Clayden pp. 1100 – 1199


p. 1100 — In the bottom series of reactions, I assume that when rho is being studied for one phenyl group, the other phenyls have hydrogens, otherwise some n^3 combinations would have to be tested. In the earlier work n = 12. Probably some wretched grad student has probably done something like this to see if effects were additive or subtractive.

p. 1101 — A pointer back to pp. 314, 319 where you give a hint of how to determine deltaS (but for equilibria not for activation energy) would be good. Even better would be a short explanation of how the entropy of activation is experimentally determined –right here.

p. 1103 — The dienone-phenol rearrangement — interesting that the methyl group is held to migrate faster than the hydrogen. I’d expect the opposite. Any explanation ?

p. 1103 — O – H has a greater frequency of vibration than D – H. The reduced mass (inversely proportional to frequency) is under 1 for OH, while for D – H the reduced mass is nearly 2. To really be sure we need to know the bond strength of the two bonds (which is directly proportional to frequency). Why should an increased frequency of vibration make a stronger hydrogen bond?

p. 1103 — Why not say what the pKaH of D3O+ in D2O actually is rather than saying that D30+ in D2O is a stronger acid than H3O+ in H2O?

p. 1103 — bottom you have r = -6.0 instead of the (Greek) rho = 6.0

p. 1104 — Why should the rate of ester hydrolysis be zero at around neutral pH? Here the concentration is of OH- and H+ is low (.1 microMolar) but not zero. I can see why it might be a minimum at neutral pH, but not zero.

p. 1106 — Why is proton transfer to and from carbon slow, and proton transfer between heteroatoms “always fast” It certainly isn’t bond strength:
C – H 96 – 105 (100 — Clayden p. 1004)
Primary -CH2-H 101 (Clayden p. 1026)
Secondary CH – H 98 (Clayden1026)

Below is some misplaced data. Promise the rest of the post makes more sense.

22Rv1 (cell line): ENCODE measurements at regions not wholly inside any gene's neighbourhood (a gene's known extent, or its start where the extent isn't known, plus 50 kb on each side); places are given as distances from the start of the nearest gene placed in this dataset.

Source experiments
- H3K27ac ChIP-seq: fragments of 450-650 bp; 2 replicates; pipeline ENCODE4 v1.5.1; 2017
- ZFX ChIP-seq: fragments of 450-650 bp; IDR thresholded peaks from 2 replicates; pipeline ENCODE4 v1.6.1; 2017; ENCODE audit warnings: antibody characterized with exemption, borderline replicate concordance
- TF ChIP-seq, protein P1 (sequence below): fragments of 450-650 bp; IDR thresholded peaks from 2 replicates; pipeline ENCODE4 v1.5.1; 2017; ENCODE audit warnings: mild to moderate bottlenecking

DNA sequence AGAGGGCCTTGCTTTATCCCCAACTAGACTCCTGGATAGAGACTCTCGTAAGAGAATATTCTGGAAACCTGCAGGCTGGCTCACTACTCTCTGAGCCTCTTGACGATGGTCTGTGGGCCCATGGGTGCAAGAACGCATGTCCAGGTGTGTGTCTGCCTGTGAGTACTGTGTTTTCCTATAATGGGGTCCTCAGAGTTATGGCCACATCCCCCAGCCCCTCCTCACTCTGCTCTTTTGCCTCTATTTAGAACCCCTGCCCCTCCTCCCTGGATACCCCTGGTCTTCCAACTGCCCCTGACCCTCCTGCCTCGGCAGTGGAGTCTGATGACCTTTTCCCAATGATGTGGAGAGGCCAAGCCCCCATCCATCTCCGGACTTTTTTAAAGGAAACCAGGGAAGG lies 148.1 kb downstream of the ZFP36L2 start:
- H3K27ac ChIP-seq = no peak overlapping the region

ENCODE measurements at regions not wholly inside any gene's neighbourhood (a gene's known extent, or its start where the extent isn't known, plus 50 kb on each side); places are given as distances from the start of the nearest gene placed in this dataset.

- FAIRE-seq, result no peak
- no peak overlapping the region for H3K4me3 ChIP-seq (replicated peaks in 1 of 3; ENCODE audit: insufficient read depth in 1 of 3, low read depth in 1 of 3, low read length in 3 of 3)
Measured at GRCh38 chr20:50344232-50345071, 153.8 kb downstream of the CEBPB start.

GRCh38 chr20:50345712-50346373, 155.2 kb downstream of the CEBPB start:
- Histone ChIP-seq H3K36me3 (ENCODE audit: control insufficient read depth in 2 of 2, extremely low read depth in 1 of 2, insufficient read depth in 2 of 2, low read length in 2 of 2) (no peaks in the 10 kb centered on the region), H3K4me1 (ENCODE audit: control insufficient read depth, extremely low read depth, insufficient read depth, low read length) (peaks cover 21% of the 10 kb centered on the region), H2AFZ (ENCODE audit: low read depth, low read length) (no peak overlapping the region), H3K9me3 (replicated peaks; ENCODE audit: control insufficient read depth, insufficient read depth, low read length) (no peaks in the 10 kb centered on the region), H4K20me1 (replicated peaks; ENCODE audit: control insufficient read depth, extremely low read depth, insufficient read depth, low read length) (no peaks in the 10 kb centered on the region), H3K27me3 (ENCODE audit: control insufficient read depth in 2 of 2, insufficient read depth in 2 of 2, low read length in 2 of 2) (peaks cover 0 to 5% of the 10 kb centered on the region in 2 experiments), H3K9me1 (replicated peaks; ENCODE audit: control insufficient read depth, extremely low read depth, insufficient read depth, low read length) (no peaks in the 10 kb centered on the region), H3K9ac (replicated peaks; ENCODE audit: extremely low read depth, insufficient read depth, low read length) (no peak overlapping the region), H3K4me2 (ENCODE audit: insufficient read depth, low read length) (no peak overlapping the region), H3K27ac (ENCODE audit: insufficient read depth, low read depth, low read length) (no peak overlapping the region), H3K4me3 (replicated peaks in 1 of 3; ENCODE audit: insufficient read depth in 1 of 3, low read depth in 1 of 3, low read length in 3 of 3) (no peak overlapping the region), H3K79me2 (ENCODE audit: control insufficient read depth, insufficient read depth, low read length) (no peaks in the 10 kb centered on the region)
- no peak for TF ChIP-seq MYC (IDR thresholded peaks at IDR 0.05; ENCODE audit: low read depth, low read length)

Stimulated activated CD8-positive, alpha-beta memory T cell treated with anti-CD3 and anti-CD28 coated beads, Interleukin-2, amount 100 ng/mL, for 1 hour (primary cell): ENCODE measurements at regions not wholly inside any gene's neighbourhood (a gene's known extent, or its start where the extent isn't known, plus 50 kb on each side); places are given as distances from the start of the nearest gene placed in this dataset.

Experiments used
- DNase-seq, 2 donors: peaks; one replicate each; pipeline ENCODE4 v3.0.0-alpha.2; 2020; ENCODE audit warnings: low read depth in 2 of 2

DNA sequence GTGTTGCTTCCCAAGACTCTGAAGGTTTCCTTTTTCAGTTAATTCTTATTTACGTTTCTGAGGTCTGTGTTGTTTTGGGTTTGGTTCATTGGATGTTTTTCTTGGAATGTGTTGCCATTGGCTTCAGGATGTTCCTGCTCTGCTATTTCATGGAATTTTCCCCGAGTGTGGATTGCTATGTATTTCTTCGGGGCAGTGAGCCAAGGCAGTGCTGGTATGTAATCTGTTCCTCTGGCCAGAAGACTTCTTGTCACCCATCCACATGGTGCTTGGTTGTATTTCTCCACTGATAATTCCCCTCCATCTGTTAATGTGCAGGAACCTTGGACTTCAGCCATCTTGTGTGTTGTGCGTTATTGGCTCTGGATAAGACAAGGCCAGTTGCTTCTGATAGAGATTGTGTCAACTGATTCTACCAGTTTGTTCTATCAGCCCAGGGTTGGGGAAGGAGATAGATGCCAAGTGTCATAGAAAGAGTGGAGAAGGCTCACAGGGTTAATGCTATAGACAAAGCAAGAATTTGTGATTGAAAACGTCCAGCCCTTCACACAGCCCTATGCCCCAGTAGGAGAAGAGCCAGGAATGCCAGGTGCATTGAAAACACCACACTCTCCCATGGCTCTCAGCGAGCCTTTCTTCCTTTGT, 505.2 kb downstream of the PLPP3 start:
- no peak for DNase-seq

Tertiary C – H 95 (Clayden1026)
N – H 107
O – H 119

pp. 1118 – 1119 — Very nice to see that some of the problems are not at all contrived, but examples of stuff that people actually worked on and published.

Solution to prolem #7 — MeCN is stated to be a polar aprotic solvent. Then why not give its actual dipole moment.

Chapter 42 — The chapter gives lots of specific page references when referring to previous material. All the chapters in the new edition should be like this.

p. 1124 “The exposed nature of the nitrogen atom in cyclic amines” means that “nitrogen heterocycles are very frequently encountered in drug molecules, particularly those operating on the central nervous system”
Both statements are true but I don’t see that the second follows from the first.

p. 1126 — “Aziridine is, in fact much less basic than pyrrolidine and piperidine” — the pKaH of pyrrolidine is nowhere given. Piperidine’s is 11.2 (p. 1123). Why not give them both here? Digging around for them interrupts the flow of the discussion.

p. 1127 — TMEDA is nowhere described (that I can find). It isn’t in the index.

p. 1128 — The complex of the oxygen heterocycle with BF3 in the diagram at the top of the page is missing a ( )n at the top of the ring.

p. 1128 — “Since the sulfur atoms have lone pairs, they to occupy axial and equatorial positions” — Whatever happened to molecular orbitals?

p. 1130 — “we would expect a molecule to be stabilized if an adjacent heteroatom could donate electrons into this orbital in the same way”. Perhaps a statement to the effect that anything the delocalizes electrons lowers energy, although (to me) weakening a bond seems like a wierd way of lowering energy. In general the stronger the bond the lower the energy (relative to dissociated atoms).

p. 1136 — Again, somewhere in the book should be an explanation of how one can determine the entropy of activation for a reaction.